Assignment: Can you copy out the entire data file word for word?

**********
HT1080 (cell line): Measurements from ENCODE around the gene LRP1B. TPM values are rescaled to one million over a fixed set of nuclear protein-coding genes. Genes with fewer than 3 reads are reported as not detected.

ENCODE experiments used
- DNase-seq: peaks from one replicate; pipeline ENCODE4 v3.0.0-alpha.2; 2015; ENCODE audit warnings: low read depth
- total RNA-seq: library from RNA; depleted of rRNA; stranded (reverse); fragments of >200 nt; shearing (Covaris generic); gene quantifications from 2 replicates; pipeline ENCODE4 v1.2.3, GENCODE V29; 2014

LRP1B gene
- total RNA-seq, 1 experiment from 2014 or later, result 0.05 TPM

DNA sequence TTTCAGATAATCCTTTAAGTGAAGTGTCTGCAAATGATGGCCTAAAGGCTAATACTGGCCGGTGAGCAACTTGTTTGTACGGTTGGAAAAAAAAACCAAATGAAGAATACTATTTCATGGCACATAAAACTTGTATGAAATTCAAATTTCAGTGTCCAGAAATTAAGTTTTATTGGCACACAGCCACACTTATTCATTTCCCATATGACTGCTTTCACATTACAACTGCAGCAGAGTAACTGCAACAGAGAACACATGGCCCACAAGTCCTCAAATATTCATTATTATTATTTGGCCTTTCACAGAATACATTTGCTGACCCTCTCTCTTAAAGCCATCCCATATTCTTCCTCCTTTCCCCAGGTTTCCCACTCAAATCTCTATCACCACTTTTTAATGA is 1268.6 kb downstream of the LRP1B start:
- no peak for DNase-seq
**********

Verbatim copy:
HT1080 (cell line): Measurements from ENCODE around the gene LRP1B. TPM values are rescaled to one million over a fixed set of nuclear protein-coding genes. Genes with fewer than 3 reads are reported as not detected.

ENCODE experiments used
- DNase-seq: peaks from one replicate; pipeline ENCODE4 v3.0.0-alpha.2; 2015; ENCODE audit warnings: low read depth
- total RNA-seq: library from RNA; depleted of rRNA; stranded (reverse); fragments of >200 nt; shearing (Covaris generic); gene quantifications from 2 replicates; pipeline ENCODE4 v1.2.3, GENCODE V29; 2014

LRP1B gene
- total RNA-seq, 1 experiment from 2014 or later, result 0.05 TPM

DNA sequence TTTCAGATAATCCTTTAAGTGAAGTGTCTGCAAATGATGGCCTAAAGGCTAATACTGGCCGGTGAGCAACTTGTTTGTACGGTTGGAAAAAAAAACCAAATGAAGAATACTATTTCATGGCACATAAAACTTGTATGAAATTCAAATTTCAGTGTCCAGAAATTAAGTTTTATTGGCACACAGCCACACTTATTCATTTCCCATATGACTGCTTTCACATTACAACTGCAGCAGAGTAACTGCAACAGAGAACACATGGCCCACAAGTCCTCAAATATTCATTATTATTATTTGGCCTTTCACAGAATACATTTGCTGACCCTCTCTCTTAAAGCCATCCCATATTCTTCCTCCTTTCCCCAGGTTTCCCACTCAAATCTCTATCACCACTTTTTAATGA is 1268.6 kb downstream of the LRP1B start:
- no peak for DNase-seq